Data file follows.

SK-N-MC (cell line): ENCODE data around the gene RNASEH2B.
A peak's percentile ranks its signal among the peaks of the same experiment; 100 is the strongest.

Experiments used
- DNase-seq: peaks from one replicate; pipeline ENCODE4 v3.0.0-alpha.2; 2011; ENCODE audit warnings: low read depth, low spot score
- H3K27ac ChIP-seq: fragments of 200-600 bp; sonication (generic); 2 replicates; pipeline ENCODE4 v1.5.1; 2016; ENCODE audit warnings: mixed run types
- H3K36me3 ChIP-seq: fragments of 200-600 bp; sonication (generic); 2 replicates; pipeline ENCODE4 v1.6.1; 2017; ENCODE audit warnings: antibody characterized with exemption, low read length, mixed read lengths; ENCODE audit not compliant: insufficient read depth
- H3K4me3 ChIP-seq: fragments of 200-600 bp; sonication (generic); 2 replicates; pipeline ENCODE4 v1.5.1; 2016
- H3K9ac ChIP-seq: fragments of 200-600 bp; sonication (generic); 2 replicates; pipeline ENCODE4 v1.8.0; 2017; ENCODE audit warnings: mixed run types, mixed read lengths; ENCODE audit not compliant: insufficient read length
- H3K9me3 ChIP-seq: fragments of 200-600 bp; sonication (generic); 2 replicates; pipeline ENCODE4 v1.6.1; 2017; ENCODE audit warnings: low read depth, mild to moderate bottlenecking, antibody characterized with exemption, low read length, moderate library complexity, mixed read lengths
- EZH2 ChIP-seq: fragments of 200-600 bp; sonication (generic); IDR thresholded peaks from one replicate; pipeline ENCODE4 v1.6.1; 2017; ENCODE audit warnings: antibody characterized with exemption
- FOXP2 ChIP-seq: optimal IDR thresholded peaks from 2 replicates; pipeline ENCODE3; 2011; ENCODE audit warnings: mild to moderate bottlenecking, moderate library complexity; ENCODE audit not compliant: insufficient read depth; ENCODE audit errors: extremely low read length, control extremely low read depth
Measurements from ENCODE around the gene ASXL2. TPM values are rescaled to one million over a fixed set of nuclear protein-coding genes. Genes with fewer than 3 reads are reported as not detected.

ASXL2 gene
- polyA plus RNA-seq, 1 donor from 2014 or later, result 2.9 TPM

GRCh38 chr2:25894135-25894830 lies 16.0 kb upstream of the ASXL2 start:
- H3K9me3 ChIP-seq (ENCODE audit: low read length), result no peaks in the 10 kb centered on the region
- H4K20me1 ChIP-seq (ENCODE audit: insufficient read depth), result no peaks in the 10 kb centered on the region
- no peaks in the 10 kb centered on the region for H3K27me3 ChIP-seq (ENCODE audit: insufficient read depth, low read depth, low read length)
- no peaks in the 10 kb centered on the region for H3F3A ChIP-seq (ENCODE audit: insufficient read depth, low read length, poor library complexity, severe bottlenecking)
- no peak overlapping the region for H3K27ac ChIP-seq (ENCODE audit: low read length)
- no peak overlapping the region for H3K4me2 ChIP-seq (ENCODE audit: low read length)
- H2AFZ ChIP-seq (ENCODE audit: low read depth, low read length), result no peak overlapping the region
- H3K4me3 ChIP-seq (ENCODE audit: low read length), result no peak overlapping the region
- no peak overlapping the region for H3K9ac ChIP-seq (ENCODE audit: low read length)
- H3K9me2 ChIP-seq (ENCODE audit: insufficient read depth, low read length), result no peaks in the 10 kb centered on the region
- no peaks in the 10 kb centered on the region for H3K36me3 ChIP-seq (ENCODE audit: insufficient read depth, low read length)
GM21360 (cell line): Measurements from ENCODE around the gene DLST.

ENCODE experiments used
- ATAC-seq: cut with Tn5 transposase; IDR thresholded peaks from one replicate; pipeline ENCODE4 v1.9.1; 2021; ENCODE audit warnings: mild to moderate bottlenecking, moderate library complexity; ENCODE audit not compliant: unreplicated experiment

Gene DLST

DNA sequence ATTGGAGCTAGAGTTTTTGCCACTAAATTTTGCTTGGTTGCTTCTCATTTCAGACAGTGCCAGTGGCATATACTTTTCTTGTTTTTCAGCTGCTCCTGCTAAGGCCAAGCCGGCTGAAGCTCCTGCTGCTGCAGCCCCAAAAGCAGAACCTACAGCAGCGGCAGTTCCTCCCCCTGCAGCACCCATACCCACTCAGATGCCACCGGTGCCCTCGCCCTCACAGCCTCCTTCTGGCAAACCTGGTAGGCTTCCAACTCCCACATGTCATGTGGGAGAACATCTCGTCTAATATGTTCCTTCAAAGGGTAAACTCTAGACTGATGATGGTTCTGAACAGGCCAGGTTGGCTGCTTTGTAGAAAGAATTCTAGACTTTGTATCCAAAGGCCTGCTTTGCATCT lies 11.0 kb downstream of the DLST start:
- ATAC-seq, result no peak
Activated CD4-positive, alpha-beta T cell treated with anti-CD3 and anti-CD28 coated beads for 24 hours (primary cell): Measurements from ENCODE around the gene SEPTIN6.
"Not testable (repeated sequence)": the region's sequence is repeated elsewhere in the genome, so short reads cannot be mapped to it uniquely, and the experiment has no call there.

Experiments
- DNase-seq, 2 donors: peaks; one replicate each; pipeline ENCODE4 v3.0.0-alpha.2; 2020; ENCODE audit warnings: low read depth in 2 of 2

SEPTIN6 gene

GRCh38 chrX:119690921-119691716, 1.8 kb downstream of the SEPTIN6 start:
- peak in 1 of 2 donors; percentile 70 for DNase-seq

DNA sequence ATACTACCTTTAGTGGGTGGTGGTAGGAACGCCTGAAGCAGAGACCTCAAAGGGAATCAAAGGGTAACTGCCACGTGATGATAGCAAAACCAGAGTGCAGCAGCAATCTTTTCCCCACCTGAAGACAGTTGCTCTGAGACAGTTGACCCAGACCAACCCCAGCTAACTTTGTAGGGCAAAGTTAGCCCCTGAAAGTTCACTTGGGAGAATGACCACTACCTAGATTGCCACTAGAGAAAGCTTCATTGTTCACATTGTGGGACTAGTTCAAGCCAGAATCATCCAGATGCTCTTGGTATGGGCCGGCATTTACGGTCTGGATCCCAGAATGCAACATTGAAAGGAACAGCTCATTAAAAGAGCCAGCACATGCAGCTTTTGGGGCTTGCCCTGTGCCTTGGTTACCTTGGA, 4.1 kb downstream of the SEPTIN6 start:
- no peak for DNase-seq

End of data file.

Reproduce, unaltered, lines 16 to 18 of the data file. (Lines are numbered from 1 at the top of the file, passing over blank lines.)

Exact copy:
- H3K9me3 ChIP-seq (ENCODE audit: low read length), result no peaks in the 10 kb centered on the region
- H4K20me1 ChIP-seq (ENCODE audit: insufficient read depth), result no peaks in the 10 kb centered on the region
- no peaks in the 10 kb centered on the region for H3K27me3 ChIP-seq (ENCODE audit: insufficient read depth, low read depth, low read length)